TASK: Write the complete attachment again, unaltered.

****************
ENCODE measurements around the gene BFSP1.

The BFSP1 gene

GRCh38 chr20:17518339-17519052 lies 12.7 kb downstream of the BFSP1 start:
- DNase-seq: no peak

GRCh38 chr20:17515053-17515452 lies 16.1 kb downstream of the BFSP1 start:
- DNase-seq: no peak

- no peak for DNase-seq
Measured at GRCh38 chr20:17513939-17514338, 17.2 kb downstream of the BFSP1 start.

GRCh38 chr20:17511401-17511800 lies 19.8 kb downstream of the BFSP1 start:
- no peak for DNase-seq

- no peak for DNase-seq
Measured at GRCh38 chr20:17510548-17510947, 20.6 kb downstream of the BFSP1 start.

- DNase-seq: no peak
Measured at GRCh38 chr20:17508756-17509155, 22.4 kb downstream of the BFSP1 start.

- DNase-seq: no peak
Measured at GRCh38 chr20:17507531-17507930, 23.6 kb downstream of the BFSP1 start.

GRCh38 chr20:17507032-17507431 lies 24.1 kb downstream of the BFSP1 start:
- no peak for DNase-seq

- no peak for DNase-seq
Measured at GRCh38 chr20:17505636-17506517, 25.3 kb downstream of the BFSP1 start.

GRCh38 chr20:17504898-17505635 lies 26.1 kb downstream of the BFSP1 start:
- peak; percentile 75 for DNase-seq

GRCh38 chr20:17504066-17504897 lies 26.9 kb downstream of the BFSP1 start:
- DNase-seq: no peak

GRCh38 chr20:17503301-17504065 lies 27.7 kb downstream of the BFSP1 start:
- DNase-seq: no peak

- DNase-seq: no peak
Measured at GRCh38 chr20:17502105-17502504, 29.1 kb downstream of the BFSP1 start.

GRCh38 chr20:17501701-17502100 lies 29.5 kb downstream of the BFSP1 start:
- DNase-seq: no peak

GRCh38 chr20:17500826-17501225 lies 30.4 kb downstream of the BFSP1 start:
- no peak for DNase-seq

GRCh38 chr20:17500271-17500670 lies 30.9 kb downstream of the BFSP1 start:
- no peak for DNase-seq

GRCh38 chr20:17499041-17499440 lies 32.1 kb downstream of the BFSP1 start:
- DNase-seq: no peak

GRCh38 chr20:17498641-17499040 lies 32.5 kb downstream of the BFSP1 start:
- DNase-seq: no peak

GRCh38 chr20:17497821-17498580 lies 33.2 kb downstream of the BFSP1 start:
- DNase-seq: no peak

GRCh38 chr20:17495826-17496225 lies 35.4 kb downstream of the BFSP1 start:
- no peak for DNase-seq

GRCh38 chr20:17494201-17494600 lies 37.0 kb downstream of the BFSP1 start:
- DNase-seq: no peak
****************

ENCODE measurements around the gene BFSP1.

The BFSP1 gene

GRCh38 chr20:17518339-17519052 lies 12.7 kb downstream of the BFSP1 start:
- DNase-seq: no peak

GRCh38 chr20:17515053-17515452 lies 16.1 kb downstream of the BFSP1 start:
- DNase-seq: no peak

- no peak for DNase-seq
Measured at GRCh38 chr20:17513939-17514338, 17.2 kb downstream of the BFSP1 start.

GRCh38 chr20:17511401-17511800 lies 19.8 kb downstream of the BFSP1 start:
- no peak for DNase-seq

- no peak for DNase-seq
Measured at GRCh38 chr20:17510548-17510947, 20.6 kb downstream of the BFSP1 start.

- DNase-seq: no peak
Measured at GRCh38 chr20:17508756-17509155, 22.4 kb downstream of the BFSP1 start.

- DNase-seq: no peak
Measured at GRCh38 chr20:17507531-17507930, 23.6 kb downstream of the BFSP1 start.

GRCh38 chr20:17507032-17507431 lies 24.1 kb downstream of the BFSP1 start:
- no peak for DNase-seq

- no peak for DNase-seq
Measured at GRCh38 chr20:17505636-17506517, 25.3 kb downstream of the BFSP1 start.

GRCh38 chr20:17504898-17505635 lies 26.1 kb downstream of the BFSP1 start:
- peak; percentile 75 for DNase-seq

GRCh38 chr20:17504066-17504897 lies 26.9 kb downstream of the BFSP1 start:
- DNase-seq: no peak

GRCh38 chr20:17503301-17504065 lies 27.7 kb downstream of the BFSP1 start:
- DNase-seq: no peak

- DNase-seq: no peak
Measured at GRCh38 chr20:17502105-17502504, 29.1 kb downstream of the BFSP1 start.

GRCh38 chr20:17501701-17502100 lies 29.5 kb downstream of the BFSP1 start:
- DNase-seq: no peak

GRCh38 chr20:17500826-17501225 lies 30.4 kb downstream of the BFSP1 start:
- no peak for DNase-seq

GRCh38 chr20:17500271-17500670 lies 30.9 kb downstream of the BFSP1 start:
- no peak for DNase-seq

GRCh38 chr20:17499041-17499440 lies 32.1 kb downstream of the BFSP1 start:
- DNase-seq: no peak

GRCh38 chr20:17498641-17499040 lies 32.5 kb downstream of the BFSP1 start:
- DNase-seq: no peak

GRCh38 chr20:17497821-17498580 lies 33.2 kb downstream of the BFSP1 start:
- DNase-seq: no peak

GRCh38 chr20:17495826-17496225 lies 35.4 kb downstream of the BFSP1 start:
- no peak for DNase-seq

GRCh38 chr20:17494201-17494600 lies 37.0 kb downstream of the BFSP1 start:
- DNase-seq: no peak